February 14, 2017
February Save Ten Special
(This piece was originally posted in November 2014 on my blog, Second Chances. It has been updated and modified for A.P.E.)
One of the most heartbreaking things to see is a senior dog or cat sitting behind bars in a shelter. And it happens so often. I am ashamed to admit that sometimes I scroll fast past a photo of an elderly dog with the caption reading “To be destroyed”, because the sadness of it all can be overwhelming. There are, after all, so many homeless senior animals, and so few of those who can appreciate how wonderful old pets are.
Many people mistakenly believe that older pets must have done something wrong to end up in a shelter – they must have had some “naughty” behaviors for their owners to surrender them. This is not true! Many times, senior dogs and cats end up in shelters because their owners have passed away or become ill; other times, owners move into assisted living or cannot financially care for their pet anymore. In most cases, senior animals are in shelters through no fault of their own. I have met many senior pets within the past few years, and each has been more sweet and loving than the last. Here’s why you should consider adding an older dog or cat to your family.
A painting of my husband’s grandpa’s late dog, Lucy…Wasn’t she beautiful?
Fewer surprises – One of the top reasons for people returning a dog to a shelter is because they adopted the dog when it was a puppy and “didn’t realize how big he was going to get.” Another reason is not doing enough research into the breed; for example, Australian Shepherd or Border Collie puppies will get adopted then returned because the family hadn’t realized how much energy they’d have. When you adopt a senior dog, what you see is basically what you get: for the most part, their personalities are already formed, and their size isn’t going to change. The same can be true with cats – kittens love to playfully claw and bite, and some owners may not realize that before adopting a young cat.
Less training – In general, adoptable senior dogs and cats are fairly well-trained. When I worked in a shelter, it was the older dogs who kept the cleanest kennels and seemed to be the most reliable in terms of “holding it.” Besides some training to work on his barking, my 8-year-old Riley came to us fully house-broken and even knew a few tricks when we adopted him. Seniors are also calmer than puppies or kittens (at least most of the time!), so chances are, they’re easier to train. In shelters, people tend to gravitate towards the adorable puppies and kitties, but older pets don’t come with the crazy energy and tendency to chew, bite, or claw that young ones have!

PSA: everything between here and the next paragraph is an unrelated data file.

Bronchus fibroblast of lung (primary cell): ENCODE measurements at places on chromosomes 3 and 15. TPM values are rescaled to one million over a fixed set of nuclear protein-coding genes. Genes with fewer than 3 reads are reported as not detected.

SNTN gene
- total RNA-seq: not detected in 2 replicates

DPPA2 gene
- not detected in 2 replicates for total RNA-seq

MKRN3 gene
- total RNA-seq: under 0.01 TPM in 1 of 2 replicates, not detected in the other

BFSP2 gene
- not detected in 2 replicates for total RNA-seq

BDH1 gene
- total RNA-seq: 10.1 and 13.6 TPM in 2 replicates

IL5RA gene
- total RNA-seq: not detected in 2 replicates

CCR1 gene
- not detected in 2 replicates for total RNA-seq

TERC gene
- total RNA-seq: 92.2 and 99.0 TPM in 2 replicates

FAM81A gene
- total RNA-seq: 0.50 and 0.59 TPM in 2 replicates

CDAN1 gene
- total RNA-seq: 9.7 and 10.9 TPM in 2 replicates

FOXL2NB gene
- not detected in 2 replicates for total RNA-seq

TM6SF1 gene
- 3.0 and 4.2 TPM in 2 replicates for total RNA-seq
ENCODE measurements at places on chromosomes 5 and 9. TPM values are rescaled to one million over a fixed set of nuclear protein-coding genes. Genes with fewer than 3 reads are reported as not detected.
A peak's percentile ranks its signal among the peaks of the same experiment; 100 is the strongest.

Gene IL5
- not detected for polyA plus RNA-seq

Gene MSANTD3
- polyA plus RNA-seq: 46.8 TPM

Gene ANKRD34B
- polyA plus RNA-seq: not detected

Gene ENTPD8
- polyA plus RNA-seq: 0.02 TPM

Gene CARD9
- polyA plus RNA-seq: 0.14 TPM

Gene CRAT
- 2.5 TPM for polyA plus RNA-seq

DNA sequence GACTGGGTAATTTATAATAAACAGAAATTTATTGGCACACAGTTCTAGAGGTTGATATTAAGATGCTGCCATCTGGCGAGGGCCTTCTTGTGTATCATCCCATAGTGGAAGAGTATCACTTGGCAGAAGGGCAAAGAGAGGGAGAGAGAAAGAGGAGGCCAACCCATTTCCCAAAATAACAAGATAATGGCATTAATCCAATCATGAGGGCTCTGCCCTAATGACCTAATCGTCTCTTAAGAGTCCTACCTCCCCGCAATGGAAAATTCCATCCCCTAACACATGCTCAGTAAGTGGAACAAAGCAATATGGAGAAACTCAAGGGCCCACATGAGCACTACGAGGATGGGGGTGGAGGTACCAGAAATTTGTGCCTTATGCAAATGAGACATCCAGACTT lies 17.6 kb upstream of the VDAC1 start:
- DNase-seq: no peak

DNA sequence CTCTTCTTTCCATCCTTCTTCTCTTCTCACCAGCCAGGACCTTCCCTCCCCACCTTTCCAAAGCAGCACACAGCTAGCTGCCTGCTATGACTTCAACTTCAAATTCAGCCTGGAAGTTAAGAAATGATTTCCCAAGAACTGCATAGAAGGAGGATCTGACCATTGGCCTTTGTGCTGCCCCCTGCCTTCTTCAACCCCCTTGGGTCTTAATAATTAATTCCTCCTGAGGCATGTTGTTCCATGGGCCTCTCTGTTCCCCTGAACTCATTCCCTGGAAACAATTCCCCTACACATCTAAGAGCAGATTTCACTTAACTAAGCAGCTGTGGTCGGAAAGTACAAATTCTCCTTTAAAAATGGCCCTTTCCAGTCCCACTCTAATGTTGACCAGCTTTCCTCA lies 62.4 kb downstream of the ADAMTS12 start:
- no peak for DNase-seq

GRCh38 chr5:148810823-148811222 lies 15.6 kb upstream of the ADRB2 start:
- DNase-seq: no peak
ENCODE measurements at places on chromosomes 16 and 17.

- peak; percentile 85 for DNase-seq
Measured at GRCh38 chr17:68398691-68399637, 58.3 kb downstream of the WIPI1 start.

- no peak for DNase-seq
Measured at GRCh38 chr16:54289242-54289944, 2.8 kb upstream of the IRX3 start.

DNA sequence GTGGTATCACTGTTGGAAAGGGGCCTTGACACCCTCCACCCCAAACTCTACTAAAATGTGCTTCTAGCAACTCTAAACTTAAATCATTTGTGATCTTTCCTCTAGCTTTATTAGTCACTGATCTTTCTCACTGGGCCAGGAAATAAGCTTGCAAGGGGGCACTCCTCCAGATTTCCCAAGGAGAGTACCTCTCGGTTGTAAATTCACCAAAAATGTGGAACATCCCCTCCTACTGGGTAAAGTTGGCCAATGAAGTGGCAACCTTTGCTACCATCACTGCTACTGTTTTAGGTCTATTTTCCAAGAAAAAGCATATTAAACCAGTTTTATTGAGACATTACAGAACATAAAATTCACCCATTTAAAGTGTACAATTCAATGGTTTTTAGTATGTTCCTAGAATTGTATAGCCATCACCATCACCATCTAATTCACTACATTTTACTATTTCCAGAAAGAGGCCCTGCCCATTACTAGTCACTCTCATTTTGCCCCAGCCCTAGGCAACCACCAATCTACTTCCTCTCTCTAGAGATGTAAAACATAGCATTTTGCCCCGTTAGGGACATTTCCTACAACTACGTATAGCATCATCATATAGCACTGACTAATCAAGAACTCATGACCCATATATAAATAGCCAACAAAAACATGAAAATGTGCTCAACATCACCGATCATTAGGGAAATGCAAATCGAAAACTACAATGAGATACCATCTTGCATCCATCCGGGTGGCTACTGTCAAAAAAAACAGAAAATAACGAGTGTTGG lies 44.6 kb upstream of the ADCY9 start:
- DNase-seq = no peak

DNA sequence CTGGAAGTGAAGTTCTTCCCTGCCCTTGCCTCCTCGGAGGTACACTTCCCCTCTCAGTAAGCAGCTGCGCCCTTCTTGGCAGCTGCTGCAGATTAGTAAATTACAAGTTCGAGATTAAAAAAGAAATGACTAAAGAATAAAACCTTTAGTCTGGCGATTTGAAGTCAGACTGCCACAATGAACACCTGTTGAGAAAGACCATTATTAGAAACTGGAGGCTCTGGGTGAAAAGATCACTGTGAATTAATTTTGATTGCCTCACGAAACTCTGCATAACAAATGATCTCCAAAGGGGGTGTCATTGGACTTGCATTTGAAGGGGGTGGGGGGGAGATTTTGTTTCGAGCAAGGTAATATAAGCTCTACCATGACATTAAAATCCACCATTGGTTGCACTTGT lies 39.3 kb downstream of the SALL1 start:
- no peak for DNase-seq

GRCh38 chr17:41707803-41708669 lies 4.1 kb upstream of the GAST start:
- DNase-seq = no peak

Low maintenance and great for families – Sure, a senior dog would love to go for a walk with you…but he’s just as content curled up on your lap on the couch. And an older kitty is more than happy to bat around a toy for a while…but what she really loves is to take naps with you! Though senior pets often still have energy to play, they are starting to slow down and enjoy living the lazy life – so if you’re short on time to play or lead a busy family life, an older animal might be good for your lifestyle. Older pets also tend to be more independent and don’t need constant attention like puppies and kittens do – this is ideal for families with young children who do constant attention. (Keep in mind that although older pets might need less exercise, that doesn’t mean they don’t need any! Get out the leash or laser pointer at least once a day so that your senior dog or cat can still get the exercise they need.)
They’re adorable! – Let’s face it, dogs and cats only get cuter with age. Nothing is sweeter than a furry face with a greying muzzle, and I think society (or at least social media) is starting to embrace that. Sites like Buzzfeed are constantly sharing photos or stories about senior pets, and often the Instagram pets that get the most “likes” are older animals. Even better, organizations like Susie’s Senior Dogs are popping up everywhere, aiming to find perfect homes for senior adoptables.
Save a life – Senior dogs and cats are often the first ones to be euthanized if a shelter is short on space. They are constantly looked over in favor of those who are younger, healthier, cuter, etc. Saving a dog or cat that is getting up there in years feels good, and it’s highly rewarding. The bond you and your pet will form after you have saved his life is an amazing thing, and he’ll be devoted to you for the rest of his days.
This beautiful girl is Cosmo, a super-sweet senior currently available for adoption through A.P.E. Cosmo adores children, and she loves nothing more than a good cuddle! She is a bit overweight – more of her to love! – and will need to stay on diet food once she is adopted. If you’re interested in this gorgeous senior gal, contact us or fill out an adoption application. Remember: Adopting a senior pet is seriously rewarding!
What do you love about senior pets? Share in the comments! 🙂